Depending on the type of physical contact involved during a sexual assault offense, samples collected from a suspect's body may carry greater probative value than samples collected from a victim's body. However, unlike forensic medical examinations for persons identified as victims of a sexual assault, no professional consensus exists for what constitutes a high-quality forensic medical examination standard for persons identified as suspects, or the accused. The purpose of this article is to explore underlying assumptions that may contribute to disparate practices and inequalities in the provision of forensic medical examinations for persons suspected of committing a sexual offense and persons identified as victims of a sexual offense.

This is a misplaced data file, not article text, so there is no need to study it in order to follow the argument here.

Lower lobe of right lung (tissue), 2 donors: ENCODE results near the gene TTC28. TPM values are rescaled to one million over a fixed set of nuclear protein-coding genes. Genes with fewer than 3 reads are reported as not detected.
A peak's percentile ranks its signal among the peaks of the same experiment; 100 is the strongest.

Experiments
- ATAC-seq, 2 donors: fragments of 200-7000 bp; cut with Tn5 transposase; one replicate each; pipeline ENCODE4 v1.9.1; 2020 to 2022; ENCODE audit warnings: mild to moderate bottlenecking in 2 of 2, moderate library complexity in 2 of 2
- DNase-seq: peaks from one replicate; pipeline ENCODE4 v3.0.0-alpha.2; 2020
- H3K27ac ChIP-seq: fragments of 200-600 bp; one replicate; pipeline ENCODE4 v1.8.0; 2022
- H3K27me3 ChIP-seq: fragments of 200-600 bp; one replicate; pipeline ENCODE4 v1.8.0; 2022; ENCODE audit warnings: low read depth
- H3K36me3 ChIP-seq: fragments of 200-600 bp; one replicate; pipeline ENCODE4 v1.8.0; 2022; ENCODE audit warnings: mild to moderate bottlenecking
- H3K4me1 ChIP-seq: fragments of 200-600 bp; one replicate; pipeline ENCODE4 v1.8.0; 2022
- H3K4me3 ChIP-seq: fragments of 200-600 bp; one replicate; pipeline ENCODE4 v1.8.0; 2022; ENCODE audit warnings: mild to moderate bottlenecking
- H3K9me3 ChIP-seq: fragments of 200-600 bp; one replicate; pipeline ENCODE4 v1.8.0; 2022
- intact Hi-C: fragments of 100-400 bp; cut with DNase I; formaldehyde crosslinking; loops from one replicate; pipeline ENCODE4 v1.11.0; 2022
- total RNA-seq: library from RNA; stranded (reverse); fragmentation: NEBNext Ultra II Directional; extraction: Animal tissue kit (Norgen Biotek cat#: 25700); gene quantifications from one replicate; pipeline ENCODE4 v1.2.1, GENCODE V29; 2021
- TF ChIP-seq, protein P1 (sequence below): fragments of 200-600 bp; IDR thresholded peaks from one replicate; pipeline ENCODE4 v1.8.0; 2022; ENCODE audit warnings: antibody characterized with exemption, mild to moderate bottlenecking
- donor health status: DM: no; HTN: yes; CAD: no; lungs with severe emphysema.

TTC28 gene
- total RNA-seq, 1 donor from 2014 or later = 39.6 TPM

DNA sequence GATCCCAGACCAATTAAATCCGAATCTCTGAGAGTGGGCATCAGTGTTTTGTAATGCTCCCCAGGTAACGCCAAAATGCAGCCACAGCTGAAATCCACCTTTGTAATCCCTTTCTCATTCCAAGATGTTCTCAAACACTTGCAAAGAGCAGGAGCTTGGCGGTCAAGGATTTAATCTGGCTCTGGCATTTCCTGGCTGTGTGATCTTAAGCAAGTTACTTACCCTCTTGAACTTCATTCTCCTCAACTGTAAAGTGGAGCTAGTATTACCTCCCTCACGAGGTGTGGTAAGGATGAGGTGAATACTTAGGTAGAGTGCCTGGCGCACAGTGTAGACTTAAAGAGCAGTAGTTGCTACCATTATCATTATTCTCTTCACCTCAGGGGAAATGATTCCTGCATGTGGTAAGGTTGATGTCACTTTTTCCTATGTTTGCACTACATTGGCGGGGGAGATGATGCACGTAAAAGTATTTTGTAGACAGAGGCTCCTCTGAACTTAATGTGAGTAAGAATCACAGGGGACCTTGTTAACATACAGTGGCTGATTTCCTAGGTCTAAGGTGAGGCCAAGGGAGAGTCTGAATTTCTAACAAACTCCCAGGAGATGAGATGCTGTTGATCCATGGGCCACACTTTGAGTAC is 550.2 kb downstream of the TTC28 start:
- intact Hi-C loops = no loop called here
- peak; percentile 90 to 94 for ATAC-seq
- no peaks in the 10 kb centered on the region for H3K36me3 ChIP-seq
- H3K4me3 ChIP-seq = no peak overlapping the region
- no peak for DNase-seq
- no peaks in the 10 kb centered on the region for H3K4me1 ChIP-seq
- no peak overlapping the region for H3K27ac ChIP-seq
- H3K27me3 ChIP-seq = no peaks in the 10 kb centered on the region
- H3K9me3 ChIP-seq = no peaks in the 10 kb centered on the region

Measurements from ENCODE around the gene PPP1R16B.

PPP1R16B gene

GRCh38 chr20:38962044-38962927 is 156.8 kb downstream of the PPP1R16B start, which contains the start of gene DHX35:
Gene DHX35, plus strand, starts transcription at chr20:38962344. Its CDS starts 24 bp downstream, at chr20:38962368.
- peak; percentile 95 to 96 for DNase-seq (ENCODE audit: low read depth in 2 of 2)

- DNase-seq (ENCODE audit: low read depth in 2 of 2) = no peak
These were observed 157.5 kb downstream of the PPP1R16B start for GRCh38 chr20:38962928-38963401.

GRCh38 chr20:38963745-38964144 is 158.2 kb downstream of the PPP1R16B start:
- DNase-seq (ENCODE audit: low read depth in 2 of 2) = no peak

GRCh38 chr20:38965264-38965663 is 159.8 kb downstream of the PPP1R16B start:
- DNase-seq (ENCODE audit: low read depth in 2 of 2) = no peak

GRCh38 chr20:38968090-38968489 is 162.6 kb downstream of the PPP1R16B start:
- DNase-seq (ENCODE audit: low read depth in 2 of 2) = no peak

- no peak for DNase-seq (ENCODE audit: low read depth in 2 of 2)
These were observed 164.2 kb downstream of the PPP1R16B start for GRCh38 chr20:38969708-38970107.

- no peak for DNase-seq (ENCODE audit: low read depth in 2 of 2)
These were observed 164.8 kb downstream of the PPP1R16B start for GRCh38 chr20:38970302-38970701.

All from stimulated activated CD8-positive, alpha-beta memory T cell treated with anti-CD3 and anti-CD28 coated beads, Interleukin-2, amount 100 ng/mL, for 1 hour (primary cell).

Author Affiliations:1School of Nursing, University of Nevada, Las Vegas; and
2College of Nursing, Montana State University.
The authors declare no conflict of interest.
Correspondence: Rachell A. Ekroos, PhD, APRN, FNP-BC, AFN-BC, FAAN, School of Nursing, University of Nevada, Las Vegas, Box 453018, 4505 S. Maryland Parkway, Las Vegas, NV 89154-3018. E-mail: firstname.lastname@example.org.
Received August 22, 2018; Accepted January 12, 2019
Online date: March 19, 2019